Johnson Plans Muted Brexit Celebrations After Big Ben Backdown

Thomas Penny

(Bloomberg) -- U.K. Prime Minister Boris Johnson backed away from crowdfunding for the ringing of Big Ben to mark the U.K.’s departure from the European Union on Jan. 31, opting instead for muted commemorations his office said would seek to “heal divisions and re-unite communities.”

Johnson will take his cabinet for a meeting in the north of England on the day and government buildings will be lit up, his office said in an email.

The statement made no mention of ringing the bell, in a clock tower over the Houses of Parliament in London, just four days after Johnson encouraged people to give money toward it -- even though there was no plan in place.

Members of the public have already given more than 225,000 pounds ($293,000) toward the 500,000-pound cost of pausing urgent repair work and installing a temporary floor and equipment to enable the bell to ring.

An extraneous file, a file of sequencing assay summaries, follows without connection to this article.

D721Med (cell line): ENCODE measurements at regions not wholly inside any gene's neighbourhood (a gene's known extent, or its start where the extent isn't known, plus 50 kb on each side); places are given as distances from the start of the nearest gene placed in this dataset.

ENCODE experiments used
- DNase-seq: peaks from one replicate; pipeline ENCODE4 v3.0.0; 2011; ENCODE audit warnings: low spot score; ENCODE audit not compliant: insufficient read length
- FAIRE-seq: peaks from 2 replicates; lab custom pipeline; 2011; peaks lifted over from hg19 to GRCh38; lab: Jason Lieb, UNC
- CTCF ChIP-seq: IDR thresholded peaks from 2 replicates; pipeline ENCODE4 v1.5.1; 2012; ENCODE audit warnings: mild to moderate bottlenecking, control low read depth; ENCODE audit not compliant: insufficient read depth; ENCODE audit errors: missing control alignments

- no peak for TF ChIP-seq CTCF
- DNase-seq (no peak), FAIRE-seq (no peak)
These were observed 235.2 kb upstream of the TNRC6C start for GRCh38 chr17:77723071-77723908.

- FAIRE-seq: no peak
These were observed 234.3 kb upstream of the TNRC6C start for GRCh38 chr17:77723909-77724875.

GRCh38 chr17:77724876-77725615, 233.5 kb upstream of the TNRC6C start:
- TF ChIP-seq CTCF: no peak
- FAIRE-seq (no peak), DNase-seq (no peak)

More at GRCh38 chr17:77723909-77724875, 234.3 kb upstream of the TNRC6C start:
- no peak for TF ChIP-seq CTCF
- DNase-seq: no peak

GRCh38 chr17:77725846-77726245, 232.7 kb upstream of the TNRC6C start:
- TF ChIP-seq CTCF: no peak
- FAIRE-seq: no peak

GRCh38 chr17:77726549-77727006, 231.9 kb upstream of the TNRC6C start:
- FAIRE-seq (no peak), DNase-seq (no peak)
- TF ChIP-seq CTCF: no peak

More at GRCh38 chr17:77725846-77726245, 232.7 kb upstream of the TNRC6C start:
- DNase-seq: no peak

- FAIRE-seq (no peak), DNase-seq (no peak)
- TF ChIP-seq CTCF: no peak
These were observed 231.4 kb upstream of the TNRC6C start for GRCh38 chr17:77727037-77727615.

The House of Commons authorities said they have no mechanism for accepting the money and that preparations to ring the bell would delay vital refurbishment. That intervention sparked fury from Brexiteers, who accused bureaucrats of plotting to spoil their celebrations.

Johnson’s office, which has spent the week trying to cover up the prime minister’s blunder, appeared to accept that the bell won’t ring, saying instead that a clock will be projected onto the walls of the prime minister’s office in Downing Street as the country counts down to Brexit at 11 p.m on Jan. 31.

To contact the reporter on this story: Thomas Penny in London at tpenny@bloomberg.net

To contact the editors responsible for this story: Tim Ross at tross54@bloomberg.net, Stuart Biggs

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